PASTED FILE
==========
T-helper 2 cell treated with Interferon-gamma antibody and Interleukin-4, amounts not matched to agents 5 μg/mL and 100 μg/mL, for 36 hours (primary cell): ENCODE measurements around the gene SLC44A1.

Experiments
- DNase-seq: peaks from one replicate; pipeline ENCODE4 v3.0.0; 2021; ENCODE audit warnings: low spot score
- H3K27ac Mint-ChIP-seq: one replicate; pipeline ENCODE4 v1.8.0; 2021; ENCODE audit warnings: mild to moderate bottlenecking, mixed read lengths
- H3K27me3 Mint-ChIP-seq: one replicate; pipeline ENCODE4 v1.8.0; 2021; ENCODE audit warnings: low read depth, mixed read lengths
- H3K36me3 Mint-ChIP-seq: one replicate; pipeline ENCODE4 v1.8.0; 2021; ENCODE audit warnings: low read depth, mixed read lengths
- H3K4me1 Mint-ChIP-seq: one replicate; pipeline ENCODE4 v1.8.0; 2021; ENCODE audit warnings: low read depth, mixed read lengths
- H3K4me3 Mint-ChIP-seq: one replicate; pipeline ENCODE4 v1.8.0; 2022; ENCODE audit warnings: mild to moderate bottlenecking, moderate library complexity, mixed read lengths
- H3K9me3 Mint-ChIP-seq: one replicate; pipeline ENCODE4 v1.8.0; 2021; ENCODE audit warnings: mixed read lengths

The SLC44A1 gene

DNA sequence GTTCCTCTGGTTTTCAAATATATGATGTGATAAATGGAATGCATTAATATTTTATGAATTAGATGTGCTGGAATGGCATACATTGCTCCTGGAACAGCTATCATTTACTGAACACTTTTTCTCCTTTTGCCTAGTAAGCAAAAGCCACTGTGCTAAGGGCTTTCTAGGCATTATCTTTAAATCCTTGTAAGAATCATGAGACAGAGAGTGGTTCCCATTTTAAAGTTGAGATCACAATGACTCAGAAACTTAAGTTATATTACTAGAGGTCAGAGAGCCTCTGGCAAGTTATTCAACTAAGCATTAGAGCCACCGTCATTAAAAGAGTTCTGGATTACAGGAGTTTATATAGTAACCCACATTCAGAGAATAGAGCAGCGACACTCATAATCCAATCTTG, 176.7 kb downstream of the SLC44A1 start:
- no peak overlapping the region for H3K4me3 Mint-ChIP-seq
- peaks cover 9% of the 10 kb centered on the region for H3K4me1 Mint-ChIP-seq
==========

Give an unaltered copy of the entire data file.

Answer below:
T-helper 2 cell treated with Interferon-gamma antibody and Interleukin-4, amounts not matched to agents 5 μg/mL and 100 μg/mL, for 36 hours (primary cell): ENCODE measurements around the gene SLC44A1.

Experiments
- DNase-seq: peaks from one replicate; pipeline ENCODE4 v3.0.0; 2021; ENCODE audit warnings: low spot score
- H3K27ac Mint-ChIP-seq: one replicate; pipeline ENCODE4 v1.8.0; 2021; ENCODE audit warnings: mild to moderate bottlenecking, mixed read lengths
- H3K27me3 Mint-ChIP-seq: one replicate; pipeline ENCODE4 v1.8.0; 2021; ENCODE audit warnings: low read depth, mixed read lengths
- H3K36me3 Mint-ChIP-seq: one replicate; pipeline ENCODE4 v1.8.0; 2021; ENCODE audit warnings: low read depth, mixed read lengths
- H3K4me1 Mint-ChIP-seq: one replicate; pipeline ENCODE4 v1.8.0; 2021; ENCODE audit warnings: low read depth, mixed read lengths
- H3K4me3 Mint-ChIP-seq: one replicate; pipeline ENCODE4 v1.8.0; 2022; ENCODE audit warnings: mild to moderate bottlenecking, moderate library complexity, mixed read lengths
- H3K9me3 Mint-ChIP-seq: one replicate; pipeline ENCODE4 v1.8.0; 2021; ENCODE audit warnings: mixed read lengths

The SLC44A1 gene

DNA sequence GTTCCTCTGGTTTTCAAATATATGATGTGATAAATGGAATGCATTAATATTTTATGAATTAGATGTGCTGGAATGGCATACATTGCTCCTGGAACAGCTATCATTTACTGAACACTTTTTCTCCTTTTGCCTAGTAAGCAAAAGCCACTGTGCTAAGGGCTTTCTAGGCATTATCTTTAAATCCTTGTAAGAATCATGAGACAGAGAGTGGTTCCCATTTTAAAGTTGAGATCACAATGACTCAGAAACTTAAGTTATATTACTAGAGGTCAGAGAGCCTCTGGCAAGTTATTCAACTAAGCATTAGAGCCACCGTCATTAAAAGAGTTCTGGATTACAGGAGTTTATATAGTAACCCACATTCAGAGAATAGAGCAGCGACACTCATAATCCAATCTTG, 176.7 kb downstream of the SLC44A1 start:
- no peak overlapping the region for H3K4me3 Mint-ChIP-seq
- peaks cover 9% of the 10 kb centered on the region for H3K4me1 Mint-ChIP-seq